Back in the early 90’s beat ’em ups were all the rage on the streets. There were Final Fights, Golden Axes, Double Dragons, some Bad Dudes, Power Rangers, X-Men, and Teenage Mutant Ninja Turtles. Then you had your Streets of Rage smack dab right in the middle of the frenzy of pallet swapping enemy punch-a-thons with friends. While hard to stick out in that busy crowd of what seems to be a pretty well-tread genre, Streets of Rage managed to hold its own. In particular for me I had a soft spot for Streets of Rage 2, and it’s youngest hero, Skate.
Back at that time I remember there being a clear divide between owning an SNES and Genesis. While Final Fight was out on SNES, it felt clean and lame by comparison. It felt like a stage play of what an actual brawling experience would feel like cleaning up a city. Genesis just felt like the edgier system with it’s reputation of quicker game play, with it’s EA sports games as well as games like Sonic, Truxton, and Shinobi. Plus their Mortal Kombat had blood in it! Silly to look back at, but isn’t that what being a kid is all about? Living in the fantasy of the world built up around you? Genesis was just every bit of awesome to an eight year old Chris.
Streets of Rage 2 delivered on that promise right alongside those other games. Being a kid and being able to play AS a kid tearing up the streets as Skate just felt so damn unique. Using his diminutive size to jump on the backs of enemies to start punching them in the head? The swagger of swooshing back and forth across the screen with the “cooler than you” traversal on roller blades could have only been improved if I had gnarly flame stickers on them. I must have played through the game at my friends house at least a hundred times it felt like as we casually would hang out… by a hundred times I mean probably about 15 in reality. We knew the story was garbage, but it was a blast to pummel junkies, brutes, punks, and boxers with fists or pipes found around the level. The most appropriate word I can think of to describe the attitude and music of that game is rad. Genesis and games like this were popular in my circles of Detroit at the time because attitude was everything, even at that young age. Only losers liked Nintendo. Mario was for babies with it’s goofy characters, bright colors, and corny jingles. Streets of Rage 2 on the Sega Genesis was what you played as an edgy soon-to-be teenager.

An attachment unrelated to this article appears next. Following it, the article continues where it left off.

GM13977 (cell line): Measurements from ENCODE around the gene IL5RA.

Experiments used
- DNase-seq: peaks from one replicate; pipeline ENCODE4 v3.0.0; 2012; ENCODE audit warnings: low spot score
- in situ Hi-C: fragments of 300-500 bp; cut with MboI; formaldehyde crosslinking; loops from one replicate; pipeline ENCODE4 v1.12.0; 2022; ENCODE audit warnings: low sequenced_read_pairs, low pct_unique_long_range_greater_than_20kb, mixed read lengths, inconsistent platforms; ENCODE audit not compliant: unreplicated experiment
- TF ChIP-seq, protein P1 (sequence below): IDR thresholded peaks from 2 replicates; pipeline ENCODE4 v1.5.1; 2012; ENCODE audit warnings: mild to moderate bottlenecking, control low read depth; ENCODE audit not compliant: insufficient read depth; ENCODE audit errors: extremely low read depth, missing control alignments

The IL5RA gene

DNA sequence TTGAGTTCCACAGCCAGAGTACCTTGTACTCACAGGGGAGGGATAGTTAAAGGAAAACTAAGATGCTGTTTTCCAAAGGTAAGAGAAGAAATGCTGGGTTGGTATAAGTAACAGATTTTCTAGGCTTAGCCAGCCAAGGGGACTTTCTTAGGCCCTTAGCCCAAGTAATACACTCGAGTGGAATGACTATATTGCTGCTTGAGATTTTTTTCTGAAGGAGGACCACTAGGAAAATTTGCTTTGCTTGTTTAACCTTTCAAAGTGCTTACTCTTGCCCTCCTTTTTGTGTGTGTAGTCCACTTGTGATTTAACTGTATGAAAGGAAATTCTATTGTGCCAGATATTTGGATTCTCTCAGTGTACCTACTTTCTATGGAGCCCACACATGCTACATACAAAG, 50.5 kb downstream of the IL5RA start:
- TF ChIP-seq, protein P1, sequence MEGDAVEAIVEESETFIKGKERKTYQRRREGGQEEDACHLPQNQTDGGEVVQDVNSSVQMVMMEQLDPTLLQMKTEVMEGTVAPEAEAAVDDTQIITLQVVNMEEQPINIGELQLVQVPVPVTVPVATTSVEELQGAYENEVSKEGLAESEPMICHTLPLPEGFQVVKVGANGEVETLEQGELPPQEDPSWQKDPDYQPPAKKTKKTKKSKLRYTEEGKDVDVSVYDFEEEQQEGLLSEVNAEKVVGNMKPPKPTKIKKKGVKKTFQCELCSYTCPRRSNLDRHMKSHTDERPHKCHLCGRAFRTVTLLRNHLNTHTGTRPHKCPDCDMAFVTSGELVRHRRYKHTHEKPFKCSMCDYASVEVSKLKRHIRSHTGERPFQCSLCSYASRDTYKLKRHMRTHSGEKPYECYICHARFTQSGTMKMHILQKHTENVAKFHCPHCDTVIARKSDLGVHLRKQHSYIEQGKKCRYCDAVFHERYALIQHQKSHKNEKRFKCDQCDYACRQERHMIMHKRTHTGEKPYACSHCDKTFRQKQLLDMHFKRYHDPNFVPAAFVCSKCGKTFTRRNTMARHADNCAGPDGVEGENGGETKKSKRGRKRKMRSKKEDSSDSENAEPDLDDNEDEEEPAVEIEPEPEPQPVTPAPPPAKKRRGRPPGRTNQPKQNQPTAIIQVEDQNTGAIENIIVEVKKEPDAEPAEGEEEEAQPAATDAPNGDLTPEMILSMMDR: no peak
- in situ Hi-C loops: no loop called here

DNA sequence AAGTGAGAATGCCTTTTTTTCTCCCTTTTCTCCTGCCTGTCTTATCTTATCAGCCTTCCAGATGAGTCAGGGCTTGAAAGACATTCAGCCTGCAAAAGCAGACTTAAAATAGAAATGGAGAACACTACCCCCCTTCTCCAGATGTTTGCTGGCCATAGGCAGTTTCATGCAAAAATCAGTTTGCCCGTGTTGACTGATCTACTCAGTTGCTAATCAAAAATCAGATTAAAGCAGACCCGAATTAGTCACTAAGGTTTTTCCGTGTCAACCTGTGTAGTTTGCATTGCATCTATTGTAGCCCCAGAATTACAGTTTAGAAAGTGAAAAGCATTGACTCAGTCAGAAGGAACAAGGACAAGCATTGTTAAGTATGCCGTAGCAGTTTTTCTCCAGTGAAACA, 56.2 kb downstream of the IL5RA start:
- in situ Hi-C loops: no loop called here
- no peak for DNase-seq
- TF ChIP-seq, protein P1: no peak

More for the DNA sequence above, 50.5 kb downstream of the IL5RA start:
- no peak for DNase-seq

Sure in hind sight it’s all stupid reasons for having a preference of something. We’re always caught up in the latest trends of someway or another. The idea of certain systems or games being in vogue isn’t that far-fetched given we still argue over having to pick a side between Titanfall, Overwatch, Destiny, or Battlefield… but I still think that Streets of Rage 2 was a blast to play and the tunes it pumped out through that horrible Genesis chip are bitchin’.
Streets of Rage 2 is currently available on 3DS, as well as PS3/X360 via Sonic’s Ultimate Genesis Collection.